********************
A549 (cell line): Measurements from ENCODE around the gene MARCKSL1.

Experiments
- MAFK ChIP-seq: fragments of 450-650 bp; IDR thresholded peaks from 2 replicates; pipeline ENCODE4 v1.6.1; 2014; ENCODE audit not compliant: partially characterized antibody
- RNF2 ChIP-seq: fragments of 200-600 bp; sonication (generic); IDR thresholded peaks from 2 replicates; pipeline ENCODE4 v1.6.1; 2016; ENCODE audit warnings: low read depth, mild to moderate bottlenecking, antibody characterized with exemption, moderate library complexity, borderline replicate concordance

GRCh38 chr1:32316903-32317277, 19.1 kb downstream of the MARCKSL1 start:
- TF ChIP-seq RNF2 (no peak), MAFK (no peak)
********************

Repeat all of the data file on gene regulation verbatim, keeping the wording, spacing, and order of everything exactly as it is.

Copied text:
A549 (cell line): Measurements from ENCODE around the gene MARCKSL1.

Experiments
- MAFK ChIP-seq: fragments of 450-650 bp; IDR thresholded peaks from 2 replicates; pipeline ENCODE4 v1.6.1; 2014; ENCODE audit not compliant: partially characterized antibody
- RNF2 ChIP-seq: fragments of 200-600 bp; sonication (generic); IDR thresholded peaks from 2 replicates; pipeline ENCODE4 v1.6.1; 2016; ENCODE audit warnings: low read depth, mild to moderate bottlenecking, antibody characterized with exemption, moderate library complexity, borderline replicate concordance

GRCh38 chr1:32316903-32317277, 19.1 kb downstream of the MARCKSL1 start:
- TF ChIP-seq RNF2 (no peak), MAFK (no peak)